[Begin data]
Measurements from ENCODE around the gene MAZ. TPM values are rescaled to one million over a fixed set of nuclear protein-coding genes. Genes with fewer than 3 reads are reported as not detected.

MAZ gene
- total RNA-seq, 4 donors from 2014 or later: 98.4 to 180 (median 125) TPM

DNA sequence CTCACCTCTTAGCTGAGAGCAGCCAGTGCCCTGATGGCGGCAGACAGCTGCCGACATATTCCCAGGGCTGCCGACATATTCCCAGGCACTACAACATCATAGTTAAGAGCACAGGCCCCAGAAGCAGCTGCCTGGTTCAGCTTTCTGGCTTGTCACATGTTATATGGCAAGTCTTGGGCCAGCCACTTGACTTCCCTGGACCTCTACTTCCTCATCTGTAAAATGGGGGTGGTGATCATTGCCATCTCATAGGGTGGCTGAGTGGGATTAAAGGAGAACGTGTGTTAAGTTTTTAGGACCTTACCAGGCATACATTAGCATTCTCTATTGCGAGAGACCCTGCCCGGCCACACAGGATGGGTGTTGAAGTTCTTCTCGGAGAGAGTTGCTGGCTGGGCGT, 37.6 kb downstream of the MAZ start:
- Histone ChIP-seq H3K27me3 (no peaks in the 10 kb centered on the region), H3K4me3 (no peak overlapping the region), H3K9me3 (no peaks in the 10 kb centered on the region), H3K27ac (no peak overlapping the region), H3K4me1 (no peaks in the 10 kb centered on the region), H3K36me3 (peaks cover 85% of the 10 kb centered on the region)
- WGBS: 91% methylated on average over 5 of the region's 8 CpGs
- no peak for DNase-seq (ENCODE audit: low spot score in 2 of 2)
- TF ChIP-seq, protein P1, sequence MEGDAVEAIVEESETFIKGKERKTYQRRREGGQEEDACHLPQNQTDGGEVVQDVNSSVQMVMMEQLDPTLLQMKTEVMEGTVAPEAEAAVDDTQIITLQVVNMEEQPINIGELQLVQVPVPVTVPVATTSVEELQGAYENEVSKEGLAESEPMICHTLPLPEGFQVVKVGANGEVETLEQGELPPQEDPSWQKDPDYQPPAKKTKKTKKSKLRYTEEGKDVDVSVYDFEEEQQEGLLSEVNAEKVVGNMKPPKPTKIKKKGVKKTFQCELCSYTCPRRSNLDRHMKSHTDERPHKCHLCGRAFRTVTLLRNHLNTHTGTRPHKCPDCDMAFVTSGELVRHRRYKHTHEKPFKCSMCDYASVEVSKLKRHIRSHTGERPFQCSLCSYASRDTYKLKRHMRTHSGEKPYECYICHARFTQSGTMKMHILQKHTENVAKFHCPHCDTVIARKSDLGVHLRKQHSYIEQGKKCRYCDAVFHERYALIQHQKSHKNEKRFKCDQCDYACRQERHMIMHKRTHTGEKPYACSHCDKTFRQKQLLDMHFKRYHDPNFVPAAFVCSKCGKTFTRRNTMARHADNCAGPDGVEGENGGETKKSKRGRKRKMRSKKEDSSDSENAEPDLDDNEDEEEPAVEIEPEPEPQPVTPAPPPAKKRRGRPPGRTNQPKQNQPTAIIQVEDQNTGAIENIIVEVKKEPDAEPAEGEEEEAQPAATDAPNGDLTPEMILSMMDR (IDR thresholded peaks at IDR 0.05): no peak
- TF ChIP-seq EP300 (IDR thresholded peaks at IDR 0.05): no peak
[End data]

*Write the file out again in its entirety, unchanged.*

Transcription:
Measurements from ENCODE around the gene MAZ. TPM values are rescaled to one million over a fixed set of nuclear protein-coding genes. Genes with fewer than 3 reads are reported as not detected.

MAZ gene
- total RNA-seq, 4 donors from 2014 or later: 98.4 to 180 (median 125) TPM

DNA sequence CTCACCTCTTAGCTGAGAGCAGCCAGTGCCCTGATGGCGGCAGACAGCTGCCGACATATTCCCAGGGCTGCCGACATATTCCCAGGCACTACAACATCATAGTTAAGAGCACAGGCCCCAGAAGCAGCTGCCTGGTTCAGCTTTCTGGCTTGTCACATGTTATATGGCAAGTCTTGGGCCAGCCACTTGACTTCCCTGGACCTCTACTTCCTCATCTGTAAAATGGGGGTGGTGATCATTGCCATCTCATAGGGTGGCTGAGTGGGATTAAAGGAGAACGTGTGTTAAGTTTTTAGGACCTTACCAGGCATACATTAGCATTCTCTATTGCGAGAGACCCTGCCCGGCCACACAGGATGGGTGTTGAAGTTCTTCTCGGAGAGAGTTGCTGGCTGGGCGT, 37.6 kb downstream of the MAZ start:
- Histone ChIP-seq H3K27me3 (no peaks in the 10 kb centered on the region), H3K4me3 (no peak overlapping the region), H3K9me3 (no peaks in the 10 kb centered on the region), H3K27ac (no peak overlapping the region), H3K4me1 (no peaks in the 10 kb centered on the region), H3K36me3 (peaks cover 85% of the 10 kb centered on the region)
- WGBS: 91% methylated on average over 5 of the region's 8 CpGs
- no peak for DNase-seq (ENCODE audit: low spot score in 2 of 2)
- TF ChIP-seq, protein P1, sequence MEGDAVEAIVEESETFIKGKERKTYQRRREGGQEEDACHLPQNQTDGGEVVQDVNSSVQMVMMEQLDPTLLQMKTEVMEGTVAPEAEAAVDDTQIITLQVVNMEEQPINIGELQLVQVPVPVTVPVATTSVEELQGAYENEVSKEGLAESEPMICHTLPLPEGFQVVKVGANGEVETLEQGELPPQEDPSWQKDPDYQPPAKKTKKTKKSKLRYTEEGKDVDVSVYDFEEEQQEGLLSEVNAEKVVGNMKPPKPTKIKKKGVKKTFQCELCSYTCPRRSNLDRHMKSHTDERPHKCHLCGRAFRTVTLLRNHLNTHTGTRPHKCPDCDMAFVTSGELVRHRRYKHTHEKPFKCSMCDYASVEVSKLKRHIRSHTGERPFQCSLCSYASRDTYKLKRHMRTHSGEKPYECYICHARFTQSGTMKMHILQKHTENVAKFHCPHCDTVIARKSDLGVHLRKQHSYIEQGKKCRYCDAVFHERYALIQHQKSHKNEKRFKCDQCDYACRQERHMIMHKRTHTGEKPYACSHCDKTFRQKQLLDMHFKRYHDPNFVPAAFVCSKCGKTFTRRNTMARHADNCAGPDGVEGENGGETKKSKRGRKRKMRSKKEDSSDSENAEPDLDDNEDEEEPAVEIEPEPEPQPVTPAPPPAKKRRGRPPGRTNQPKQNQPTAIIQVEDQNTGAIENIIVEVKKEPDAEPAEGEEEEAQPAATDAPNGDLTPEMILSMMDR (IDR thresholded peaks at IDR 0.05): no peak
- TF ChIP-seq EP300 (IDR thresholded peaks at IDR 0.05): no peak